Thanks, Ray, for your kind words—and your relentless support and encouragement over the years. I also want to thank my nominators and the AGU Macelwane selection committee for their time and efforts.
Science, and especially climate science, has become an intrinsically collaborative effort. The research leading to this medal was only possible through contributions from many colleagues around the world. I am continuously inspired by the wealth of groundbreaking research findings by the climate and geoscience community—many of whom are at least as deserving of this medal.
The interdisciplinary nature of the field is what first drew me to ocean sciences and my degree in marine biology/oceanography at the School of Ocean Sciences, University of Wales, United Kingdom. Three individuals there in particular opened my eyes to the attraction of interdisciplinary research in biophysical interactions and paleoclimate that I enjoy at the Woods Hole Oceanographic Institution (WHOI) today, namely, Dave Bowers, David Thomas, and James Scourse.
From north Wales to New South Wales, half way around the globe, an 8-week internship in Sydney, Australia, turned unexpectedly into the best 8-year Ph.D. and postdoc experience I could have wished for. I am deeply grateful to my adviser, Matthew England, for his unstinting support and generous mentorship ever since that email about hosting my internship—and for teaching me how to be a productive, creative, and collaborative scientist. I also found a wonderful team of close colleagues-turned-friends at the University of New South Wales, particularly with Alex Sen Gupta and Andrea Taschetto.
My research on Australian rainfall and Indian Ocean dynamics was greatly enriched by interactions with colleagues at CSIRO (Peter McIntosh, Gary Meyers, Mike Pook, James Risbey). Long-standing collaborations with colleagues at the Lamont Doherty Earth Observatory (Rosanne D’Arrigo, Brendan Buckley), Claus Böning and Arne Biastoch (GEOMAR Helmholtz-Zentrum für Ozeanforschung Kiel), Jerry Meehl (National Center for Atmospheric Research), and Rhawn Denniston (Cornell College) also shaped my research.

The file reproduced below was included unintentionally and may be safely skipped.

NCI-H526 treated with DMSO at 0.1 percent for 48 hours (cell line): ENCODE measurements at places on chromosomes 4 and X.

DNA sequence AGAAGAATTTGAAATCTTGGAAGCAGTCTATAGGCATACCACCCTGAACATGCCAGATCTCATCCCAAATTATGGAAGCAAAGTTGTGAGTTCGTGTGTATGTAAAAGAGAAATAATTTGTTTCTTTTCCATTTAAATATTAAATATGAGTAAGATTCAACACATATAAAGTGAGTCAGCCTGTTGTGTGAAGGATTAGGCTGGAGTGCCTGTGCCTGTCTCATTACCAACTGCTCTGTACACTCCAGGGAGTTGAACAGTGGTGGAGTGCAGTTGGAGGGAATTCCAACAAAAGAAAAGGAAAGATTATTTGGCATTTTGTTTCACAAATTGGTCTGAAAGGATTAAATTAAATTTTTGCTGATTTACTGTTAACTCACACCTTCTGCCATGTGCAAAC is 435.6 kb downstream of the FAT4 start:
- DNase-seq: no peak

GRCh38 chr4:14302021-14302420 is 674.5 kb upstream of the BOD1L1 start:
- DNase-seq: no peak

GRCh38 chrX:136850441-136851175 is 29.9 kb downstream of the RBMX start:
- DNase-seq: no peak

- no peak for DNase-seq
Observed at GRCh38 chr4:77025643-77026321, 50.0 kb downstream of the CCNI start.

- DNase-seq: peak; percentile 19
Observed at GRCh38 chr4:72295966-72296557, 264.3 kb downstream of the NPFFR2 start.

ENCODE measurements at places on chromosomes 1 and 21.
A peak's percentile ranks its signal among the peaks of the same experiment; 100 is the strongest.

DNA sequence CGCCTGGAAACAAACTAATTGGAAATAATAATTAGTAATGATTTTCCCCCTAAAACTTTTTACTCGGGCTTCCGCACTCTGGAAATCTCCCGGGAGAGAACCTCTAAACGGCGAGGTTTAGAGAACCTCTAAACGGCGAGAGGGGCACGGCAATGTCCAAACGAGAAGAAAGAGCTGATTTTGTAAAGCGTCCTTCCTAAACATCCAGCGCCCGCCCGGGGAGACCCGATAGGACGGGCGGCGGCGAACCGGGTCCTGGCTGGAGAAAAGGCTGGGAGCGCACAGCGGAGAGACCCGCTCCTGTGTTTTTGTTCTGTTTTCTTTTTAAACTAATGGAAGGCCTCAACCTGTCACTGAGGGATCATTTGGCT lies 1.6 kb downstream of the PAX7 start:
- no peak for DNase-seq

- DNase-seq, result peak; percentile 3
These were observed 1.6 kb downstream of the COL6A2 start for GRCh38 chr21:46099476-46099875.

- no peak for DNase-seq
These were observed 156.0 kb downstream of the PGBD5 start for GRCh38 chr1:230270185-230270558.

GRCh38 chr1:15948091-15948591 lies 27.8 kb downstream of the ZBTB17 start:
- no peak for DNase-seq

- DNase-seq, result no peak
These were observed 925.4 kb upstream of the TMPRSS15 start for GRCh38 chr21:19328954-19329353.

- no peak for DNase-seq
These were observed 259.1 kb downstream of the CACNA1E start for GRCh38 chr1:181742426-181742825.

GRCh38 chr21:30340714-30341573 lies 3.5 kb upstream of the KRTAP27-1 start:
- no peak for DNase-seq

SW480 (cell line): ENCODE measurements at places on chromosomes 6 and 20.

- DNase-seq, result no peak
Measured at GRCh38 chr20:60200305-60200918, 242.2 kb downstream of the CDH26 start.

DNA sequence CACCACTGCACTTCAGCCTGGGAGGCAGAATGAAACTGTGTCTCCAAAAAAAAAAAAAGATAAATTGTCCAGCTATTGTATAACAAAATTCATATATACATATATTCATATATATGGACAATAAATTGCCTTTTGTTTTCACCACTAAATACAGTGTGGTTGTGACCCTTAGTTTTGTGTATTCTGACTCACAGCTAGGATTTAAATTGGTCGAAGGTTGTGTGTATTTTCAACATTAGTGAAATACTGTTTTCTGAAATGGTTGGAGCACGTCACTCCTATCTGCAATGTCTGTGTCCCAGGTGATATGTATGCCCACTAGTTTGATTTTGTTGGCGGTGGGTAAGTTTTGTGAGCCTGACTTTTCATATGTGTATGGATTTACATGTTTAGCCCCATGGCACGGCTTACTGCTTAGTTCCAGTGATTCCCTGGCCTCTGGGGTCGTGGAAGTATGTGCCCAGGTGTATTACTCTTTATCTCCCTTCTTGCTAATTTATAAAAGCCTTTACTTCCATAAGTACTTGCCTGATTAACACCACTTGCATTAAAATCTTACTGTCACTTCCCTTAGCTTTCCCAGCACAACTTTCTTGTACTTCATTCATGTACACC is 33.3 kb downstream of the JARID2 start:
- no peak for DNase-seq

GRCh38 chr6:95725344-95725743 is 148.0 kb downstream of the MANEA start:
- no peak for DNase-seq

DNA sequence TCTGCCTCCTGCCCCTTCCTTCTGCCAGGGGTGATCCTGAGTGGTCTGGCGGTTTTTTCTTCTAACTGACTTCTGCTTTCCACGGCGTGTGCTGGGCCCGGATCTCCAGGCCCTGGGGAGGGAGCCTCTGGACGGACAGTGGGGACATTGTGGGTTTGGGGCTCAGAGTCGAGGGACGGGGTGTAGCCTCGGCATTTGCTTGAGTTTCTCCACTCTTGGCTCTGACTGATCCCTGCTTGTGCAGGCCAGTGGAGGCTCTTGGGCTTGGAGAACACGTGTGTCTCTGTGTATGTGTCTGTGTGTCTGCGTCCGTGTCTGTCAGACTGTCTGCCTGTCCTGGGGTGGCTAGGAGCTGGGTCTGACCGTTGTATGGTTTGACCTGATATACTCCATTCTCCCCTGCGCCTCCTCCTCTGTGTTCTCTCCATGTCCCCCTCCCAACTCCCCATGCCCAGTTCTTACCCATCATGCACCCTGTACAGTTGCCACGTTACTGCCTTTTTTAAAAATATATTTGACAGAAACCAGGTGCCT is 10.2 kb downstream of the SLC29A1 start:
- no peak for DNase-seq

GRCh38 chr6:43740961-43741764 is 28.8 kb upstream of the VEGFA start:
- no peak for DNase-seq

I’ve been fortunate over the years to be able to rely on wonderful administrative staff and would like to thank them for all their hard work that supports all our scientific endeavors.
At WHOI, I found a stimulating collaborative environment ideal for exciting new interdisciplinary research, made so by the individuals working there. Too numerous to all name here, I am indebted to Ray Schmitt as my key mentor and also thank my close collaborators Young-Oh Kwon and Hyodae Seo, as well as a dynamic group of postdocs and students.
It feels like I receive this award as a representative of a larger collective—and I constantly cherish the opportunities to work with many inspiring researchers from different disciplines to tackle key questions in the field of climate science and its societal applications.
—Caroline C. Ummenhofer, Woods Hole Oceanographic Institution, Mass.